How do you explain autism?

Here in the UK, summer is well … sort of happening. It’s 23°C outside so no complaints there but courtesy of high-pressure systems in other parts of the world, we have seen our fair share of unsettled conditions. We’ve had flooding in London earlier this week and some strong winds recently which were very reminiscent of my Cape Town years where the howling southeaster regularly showed us who was boss.  

When describing wind, weather forecasters tell us about the direction and speed but there aren’t, for obvious reasons, any words to describe what it looks like. Though we can’t see it, we can certainly see the effects. In extreme conditions, wind can decimate large areas leaving piles of rubble where houses once stood.

Like wind, autism is something that can’t be seen but nevertheless has a huge impact. An issue that regularly comes up in conversation with clients is, “How do I explain this to my friends and family?”  

A common explanation for autism is that it is a spectrum condition. This is an attempt to demonstrate that autistic traits can range from mild to severe. Spoken communication, for example, can be extremely limited in one person whilst another may be incredibly articulate.

The problem with the linear spectrum perspective is that it describes autism from the neurotypical viewpoint and can also be wildly inaccurate. A person with so-called mild autistic traits may, for example, experience extreme discomfort in social situations even to the point of panic. Repeated over and over the impact can feel like a catastrophic hurricane.

The linear spectrum perspective easily leads to comments like “you’re only a little bit autistic” or “we’re all a bit autistic” which doesn’t come near to capturing the autistic person’s reality.

What follows is sometimes referred to as the “double empathy problem” as described by Damian Milton1. In a nutshell, this is where neither the neurotypical person nor the neurodivergent person fully grasps what the other is experiencing. As a result, we make judgements about people using the lens of our own perspective.

A far more useful and accurate description of autism is the circular spectrum, beautifully illustrated below by Rebecca Burgess2

The circular spectrum looks at individual skill sets and shows just how tremendously we can vary in the different areas of functioning. For example, a very articulate person may have extremely weak executive function skills which profoundly affects their ability to do daily tasks or even hold down a job.

Simply put, we do not have the same level of ability across the board. Being an A* student in English doesn’t guarantee that you will be an A* student in Maths.

Although this sounds obvious, it is often a trip hazard when it comes to understanding autism. I know of one bright, funny autistic lady who shared that she wasn’t able to make her own bed until she turned 25 years.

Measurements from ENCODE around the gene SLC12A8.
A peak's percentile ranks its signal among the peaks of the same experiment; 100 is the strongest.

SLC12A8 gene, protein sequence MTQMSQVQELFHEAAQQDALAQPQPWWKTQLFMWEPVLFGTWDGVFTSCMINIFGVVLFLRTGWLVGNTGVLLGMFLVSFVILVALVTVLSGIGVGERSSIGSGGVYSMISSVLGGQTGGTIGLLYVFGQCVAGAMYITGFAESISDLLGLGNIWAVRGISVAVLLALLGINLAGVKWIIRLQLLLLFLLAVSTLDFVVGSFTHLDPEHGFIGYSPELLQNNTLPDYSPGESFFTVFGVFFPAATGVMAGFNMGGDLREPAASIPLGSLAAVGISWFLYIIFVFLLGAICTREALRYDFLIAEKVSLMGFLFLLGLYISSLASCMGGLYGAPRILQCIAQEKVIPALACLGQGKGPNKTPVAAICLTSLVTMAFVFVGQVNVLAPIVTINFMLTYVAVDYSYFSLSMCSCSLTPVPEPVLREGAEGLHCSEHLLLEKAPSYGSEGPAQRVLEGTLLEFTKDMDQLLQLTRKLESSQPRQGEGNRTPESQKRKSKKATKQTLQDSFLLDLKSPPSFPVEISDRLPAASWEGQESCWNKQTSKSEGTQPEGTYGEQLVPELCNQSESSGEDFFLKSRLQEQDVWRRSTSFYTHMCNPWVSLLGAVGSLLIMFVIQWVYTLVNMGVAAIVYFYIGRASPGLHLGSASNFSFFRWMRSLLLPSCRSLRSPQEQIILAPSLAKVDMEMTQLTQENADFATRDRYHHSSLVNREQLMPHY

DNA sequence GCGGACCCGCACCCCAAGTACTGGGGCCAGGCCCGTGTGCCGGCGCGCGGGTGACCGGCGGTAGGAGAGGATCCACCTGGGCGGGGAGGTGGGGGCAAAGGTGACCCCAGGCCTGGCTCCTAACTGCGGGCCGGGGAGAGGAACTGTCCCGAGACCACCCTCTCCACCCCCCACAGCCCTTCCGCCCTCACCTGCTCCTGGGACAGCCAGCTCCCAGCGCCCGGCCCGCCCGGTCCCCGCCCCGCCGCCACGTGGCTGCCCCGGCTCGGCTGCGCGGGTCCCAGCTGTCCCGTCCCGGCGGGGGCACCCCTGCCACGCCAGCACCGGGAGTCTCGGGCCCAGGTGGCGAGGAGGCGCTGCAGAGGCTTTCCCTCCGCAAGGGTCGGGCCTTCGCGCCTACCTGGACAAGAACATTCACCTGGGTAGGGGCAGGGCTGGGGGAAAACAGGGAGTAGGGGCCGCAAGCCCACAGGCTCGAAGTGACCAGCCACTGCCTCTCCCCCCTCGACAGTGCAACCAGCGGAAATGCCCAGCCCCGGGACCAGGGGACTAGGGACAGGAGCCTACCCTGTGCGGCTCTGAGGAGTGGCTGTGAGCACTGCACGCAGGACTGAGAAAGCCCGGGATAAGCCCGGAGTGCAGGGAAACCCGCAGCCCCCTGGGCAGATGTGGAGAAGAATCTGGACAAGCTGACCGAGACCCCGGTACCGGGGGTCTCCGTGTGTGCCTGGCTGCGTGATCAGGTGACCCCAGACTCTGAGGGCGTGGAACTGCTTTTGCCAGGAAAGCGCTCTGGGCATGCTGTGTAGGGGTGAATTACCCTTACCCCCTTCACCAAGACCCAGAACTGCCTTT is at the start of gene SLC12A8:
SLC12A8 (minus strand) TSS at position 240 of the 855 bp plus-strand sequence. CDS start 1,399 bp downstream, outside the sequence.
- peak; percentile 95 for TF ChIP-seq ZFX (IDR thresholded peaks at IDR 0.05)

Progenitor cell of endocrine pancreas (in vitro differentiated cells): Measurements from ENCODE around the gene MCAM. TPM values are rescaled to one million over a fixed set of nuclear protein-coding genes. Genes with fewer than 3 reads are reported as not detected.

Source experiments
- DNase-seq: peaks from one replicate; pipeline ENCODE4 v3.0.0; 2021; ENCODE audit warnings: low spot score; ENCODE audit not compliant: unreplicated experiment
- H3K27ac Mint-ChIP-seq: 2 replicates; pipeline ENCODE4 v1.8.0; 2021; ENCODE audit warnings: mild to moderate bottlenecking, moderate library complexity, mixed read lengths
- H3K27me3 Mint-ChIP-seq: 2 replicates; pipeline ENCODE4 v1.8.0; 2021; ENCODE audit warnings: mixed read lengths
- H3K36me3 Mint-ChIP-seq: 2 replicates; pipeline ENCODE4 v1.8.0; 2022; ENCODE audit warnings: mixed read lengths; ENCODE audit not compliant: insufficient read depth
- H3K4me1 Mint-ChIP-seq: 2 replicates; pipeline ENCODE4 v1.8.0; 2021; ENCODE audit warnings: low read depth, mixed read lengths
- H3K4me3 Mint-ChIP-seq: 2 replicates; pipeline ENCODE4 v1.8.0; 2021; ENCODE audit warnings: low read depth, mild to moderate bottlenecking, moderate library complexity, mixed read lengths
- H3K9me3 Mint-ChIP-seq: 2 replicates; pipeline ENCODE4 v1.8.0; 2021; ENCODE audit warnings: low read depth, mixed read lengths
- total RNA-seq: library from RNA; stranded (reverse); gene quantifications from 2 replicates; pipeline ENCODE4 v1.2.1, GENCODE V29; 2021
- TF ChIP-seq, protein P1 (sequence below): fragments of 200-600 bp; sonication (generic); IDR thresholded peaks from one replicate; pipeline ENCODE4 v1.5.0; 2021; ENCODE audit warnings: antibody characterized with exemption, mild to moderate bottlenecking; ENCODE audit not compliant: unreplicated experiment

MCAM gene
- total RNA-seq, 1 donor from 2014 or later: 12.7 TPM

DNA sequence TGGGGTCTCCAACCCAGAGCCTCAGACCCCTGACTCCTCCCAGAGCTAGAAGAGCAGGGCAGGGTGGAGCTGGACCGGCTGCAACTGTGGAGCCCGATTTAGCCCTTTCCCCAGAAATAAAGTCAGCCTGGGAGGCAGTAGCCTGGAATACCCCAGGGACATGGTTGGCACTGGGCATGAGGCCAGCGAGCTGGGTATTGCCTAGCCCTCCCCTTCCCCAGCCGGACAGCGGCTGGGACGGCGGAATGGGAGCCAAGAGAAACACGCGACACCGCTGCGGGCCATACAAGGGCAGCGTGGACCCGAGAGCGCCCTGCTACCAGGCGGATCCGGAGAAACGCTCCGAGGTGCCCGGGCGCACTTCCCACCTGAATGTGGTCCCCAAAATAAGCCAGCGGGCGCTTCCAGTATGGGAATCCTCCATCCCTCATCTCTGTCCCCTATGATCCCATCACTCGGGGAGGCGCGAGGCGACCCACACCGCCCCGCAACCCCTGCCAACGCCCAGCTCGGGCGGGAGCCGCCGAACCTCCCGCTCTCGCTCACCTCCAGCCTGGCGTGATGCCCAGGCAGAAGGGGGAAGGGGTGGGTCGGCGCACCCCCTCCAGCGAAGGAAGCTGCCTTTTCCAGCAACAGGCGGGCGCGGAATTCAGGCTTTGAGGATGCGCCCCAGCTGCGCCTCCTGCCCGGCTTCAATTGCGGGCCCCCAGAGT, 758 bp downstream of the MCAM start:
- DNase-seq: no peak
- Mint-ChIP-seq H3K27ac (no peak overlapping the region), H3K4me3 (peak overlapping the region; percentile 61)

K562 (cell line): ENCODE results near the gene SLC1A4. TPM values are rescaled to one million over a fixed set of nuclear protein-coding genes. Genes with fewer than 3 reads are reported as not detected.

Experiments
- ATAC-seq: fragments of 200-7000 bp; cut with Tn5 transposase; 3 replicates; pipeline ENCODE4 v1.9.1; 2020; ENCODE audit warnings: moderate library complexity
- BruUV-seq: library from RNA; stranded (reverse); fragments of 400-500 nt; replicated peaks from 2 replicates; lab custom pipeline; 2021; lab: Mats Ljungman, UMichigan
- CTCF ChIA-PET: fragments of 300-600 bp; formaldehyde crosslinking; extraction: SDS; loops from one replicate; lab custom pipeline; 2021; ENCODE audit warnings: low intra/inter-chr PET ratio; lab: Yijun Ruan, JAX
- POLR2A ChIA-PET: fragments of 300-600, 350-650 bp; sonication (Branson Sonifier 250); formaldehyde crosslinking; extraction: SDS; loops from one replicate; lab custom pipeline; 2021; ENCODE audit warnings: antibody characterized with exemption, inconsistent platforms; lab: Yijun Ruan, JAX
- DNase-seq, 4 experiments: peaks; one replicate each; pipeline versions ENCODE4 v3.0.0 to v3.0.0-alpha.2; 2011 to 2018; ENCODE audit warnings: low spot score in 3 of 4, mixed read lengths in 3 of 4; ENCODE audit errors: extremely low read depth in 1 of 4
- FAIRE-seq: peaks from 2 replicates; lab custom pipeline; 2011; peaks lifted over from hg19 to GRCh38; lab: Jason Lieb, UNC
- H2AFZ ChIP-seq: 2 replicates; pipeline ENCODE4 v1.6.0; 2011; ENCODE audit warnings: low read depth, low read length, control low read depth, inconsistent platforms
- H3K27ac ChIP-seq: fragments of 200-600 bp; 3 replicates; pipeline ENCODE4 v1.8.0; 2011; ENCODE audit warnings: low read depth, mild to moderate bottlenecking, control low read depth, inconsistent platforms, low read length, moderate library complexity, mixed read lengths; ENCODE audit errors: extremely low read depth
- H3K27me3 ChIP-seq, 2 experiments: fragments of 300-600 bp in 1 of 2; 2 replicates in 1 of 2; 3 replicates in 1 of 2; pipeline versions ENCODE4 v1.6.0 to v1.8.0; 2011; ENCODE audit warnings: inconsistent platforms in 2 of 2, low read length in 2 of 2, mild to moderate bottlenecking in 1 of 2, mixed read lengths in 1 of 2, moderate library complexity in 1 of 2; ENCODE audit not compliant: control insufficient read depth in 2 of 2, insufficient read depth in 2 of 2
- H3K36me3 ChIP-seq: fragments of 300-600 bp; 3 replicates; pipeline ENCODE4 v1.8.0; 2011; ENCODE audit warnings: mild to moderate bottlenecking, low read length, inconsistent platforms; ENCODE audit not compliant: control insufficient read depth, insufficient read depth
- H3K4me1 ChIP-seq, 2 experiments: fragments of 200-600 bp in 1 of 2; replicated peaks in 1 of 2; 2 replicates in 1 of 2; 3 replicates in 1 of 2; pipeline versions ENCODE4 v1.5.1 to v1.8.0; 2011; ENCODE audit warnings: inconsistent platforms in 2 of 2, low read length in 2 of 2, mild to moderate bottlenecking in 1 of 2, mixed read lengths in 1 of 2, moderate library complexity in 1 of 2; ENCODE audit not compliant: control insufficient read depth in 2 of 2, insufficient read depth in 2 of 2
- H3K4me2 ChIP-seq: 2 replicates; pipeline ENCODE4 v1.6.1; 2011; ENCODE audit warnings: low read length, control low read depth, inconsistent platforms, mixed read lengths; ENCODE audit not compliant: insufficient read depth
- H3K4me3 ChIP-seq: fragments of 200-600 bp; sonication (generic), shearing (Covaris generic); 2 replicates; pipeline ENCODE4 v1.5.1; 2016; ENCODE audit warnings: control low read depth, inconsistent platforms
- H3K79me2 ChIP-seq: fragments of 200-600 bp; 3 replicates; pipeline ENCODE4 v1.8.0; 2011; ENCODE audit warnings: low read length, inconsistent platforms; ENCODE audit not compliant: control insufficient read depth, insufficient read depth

Another woman recently described this in her blog post3 as “the disparity of autism”. She wrote, “I can write an email analysing numbers but can’t tell a waiter I want orange juice”.

Many times, clients have told me that they feel childlike despite their high intellect. And this can be a mystery to both themselves and the people around them. But it makes perfect sense when you use the circular spectrum to understand the diversity of your own life experience.

So if you've had a hard time explaining or understanding autism, that’s because it can feel full of contradictions which don’t make sense. But hopefully, the idea of the circular spectrum goes some way to providing an explanation. Because as Aldous Huxley said, “There are things known and there are things unknown, and in between are the doors of perception.”


To our perspectives!



  1. Milton, Damian (2012) On the ontological status of autism: the ‘double empathy problem’. Disability & Society, 27 (6). pp. 883-887. ISSN 0968-7599.
  2. Rebecca Burgess is a freelance comic artist and illustrator.


Exciting news! 

Linda will be running a 12 week group coaching program for young people & adults with a focus on understanding the impact of autism and developing strategies for managing stress and overwhelm more effectively.

The course is now open for enrolment, so if you're interested, click below to find out more. 

I'm interested!  


Linda is a Speech and Language Therapist with a Masters in Human Communication. She works with neurodivergent people who want to develop their emotional well-being, communication & people skills. You can find out more at



This blog post is for educational purposes and should not be taken as medical or therapeutic advice. If you need medical or therapeutic support, please consult your medical practitioner or therapist.




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